20 May 2013

Swamp cooler: passed final inspection

Today marked the final inspection on the swamp cooler. Since I had to run a short duct from the swamp cooler through the attic to the living room ceiling, I had to pull a "mechanical" permit in my jurisdiction. That's a good thing: improperly sealed ductwork can cost you a lot of money on your heating/cooling bill, so it's nice to have another pair of eyes checking up on your HVAC contractors' (or lazy/cheap homeowners) work ethic. In my case, not only did my cute little baby duct pass, but Lemontree tells me the inspector liked what he saw. Aw, shucks.

Anyway, I learned a couple things. One, ductwork is not a science, it's an art. (And I am not an artist.) Two, mastic will cover many sins.

Mastic is this lovely gluey stuff that's approximately the consistency of sour cream. When dry, it provides an airtight yet flexible rubbery seal, since metal ducts expand and contract with temperature changes. Actually, most of my joints ended up pretty tight so it didn't take much mastic to seal them up. However the final joint just didn't line up quite right... even though I took great pains to use a plumb bob to transfer the roof duct location to the ceiling duct location, I ended up a tiny bit off so the duct is a tiny bit crooked and I ended up with a quarter inch gap on one side of joint. I don't know if 1/4" is a decent tolerance for HVAC pros or if they're all shaking their heads sadly as they read this, but in any case it's not going to leak air any time soon because I put a couple layers of foil tape (NOT duct tape!) on the outside and filled the gap on the inside with about a pint of mastic. Do pros use a spatula to apply mastic? Maybe not, but it sure works great!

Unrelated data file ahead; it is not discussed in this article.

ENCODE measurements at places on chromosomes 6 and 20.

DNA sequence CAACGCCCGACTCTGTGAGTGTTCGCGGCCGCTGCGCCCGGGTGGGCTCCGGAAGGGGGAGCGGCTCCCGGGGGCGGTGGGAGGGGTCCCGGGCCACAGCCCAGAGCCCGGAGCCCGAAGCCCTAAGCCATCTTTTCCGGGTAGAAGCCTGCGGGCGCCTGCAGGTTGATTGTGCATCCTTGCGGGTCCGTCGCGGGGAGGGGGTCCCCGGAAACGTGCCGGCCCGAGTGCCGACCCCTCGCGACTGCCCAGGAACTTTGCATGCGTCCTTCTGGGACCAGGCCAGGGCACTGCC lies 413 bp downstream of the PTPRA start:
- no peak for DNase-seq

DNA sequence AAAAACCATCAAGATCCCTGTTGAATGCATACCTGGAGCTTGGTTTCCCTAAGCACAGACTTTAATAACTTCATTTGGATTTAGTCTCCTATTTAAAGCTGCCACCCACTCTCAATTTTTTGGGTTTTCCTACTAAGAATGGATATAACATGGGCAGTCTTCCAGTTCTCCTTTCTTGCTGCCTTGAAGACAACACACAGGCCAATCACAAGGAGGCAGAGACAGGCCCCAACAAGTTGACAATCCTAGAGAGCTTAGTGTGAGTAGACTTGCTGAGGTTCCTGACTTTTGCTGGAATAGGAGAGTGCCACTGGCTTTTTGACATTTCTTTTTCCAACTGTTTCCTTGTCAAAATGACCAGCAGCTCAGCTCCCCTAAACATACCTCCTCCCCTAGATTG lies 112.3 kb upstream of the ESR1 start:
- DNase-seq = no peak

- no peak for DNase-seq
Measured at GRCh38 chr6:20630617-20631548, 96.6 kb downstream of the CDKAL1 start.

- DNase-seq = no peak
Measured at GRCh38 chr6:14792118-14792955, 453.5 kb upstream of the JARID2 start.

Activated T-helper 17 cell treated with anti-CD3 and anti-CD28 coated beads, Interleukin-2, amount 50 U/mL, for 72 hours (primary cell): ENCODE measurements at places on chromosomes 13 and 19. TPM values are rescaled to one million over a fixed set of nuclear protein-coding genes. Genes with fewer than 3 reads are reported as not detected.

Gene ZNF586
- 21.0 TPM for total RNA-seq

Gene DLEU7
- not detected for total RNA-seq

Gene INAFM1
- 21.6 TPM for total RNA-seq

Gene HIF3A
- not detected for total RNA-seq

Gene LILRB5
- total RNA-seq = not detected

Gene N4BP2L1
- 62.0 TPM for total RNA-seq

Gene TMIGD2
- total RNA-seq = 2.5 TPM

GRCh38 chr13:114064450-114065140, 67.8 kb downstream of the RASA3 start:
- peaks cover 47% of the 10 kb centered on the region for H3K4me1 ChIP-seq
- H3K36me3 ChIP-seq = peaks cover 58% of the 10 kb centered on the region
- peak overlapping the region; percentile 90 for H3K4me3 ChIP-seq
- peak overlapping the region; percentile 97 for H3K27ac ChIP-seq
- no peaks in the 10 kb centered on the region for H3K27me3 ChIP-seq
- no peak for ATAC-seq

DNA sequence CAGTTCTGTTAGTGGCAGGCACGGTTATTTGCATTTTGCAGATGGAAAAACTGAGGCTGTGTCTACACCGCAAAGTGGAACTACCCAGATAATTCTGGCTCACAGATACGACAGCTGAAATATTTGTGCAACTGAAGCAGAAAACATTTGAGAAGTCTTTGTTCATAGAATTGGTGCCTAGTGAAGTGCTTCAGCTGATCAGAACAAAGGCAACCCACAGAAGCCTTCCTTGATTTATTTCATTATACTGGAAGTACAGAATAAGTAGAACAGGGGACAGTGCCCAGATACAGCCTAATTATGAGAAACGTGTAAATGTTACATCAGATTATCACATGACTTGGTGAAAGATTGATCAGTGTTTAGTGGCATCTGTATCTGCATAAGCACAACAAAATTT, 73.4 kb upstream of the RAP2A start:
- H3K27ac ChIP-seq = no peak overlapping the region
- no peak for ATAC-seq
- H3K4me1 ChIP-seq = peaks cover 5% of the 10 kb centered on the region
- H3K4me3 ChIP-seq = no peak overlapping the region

Luckily, we had a couple of unseasonably hot days this May so we've already had a chance to actually run the swamp cooler. Our outside thermometer said 96°F, and I'm pleased to report the cooler made Lemontree and the kids cold enough to put on sweatshirts. So, I guess that means it works.

So far it seems ridiculously oversized, though. I got a 5,000CFM cooler with a 1/2 horsepower blower motor for a 1,700 sqft home. The recommendation is to replace all the air in the house every 3 minutes. On low, it moves a good amount of air. On high, it's a freakin' wind tunnel. It's almost like rolling your car's windows down on a highway. So, I fully anticipate running the blower on low 99% of the time. Maybe when it hits 110°F I'll be glad to have a highway speed -- er, I mean a high speed -- available, but for now low is good and costs half the electricity as high... and this thing already uses about 1/3 the electricity of "normal" A/C, so the savings are even more than I expected.

I was right about the noise thing, too. Our neighbor's outside central A/C unit is probably 50 feet away behind a wood fence and I often hear it growling when I'm outside. Our cooler, on the other hand, is almost silent. On low, I can't really hear the blower when I'm outside. The hissing of the water valve letting in a trickle of water is actually the loudest thing, and even that sounds like a whisper at ground level. From the inside of the house, you can definitely hear the hum of the blower motor but it's about the same noise level as a central A/C blower, so it's not objectionable.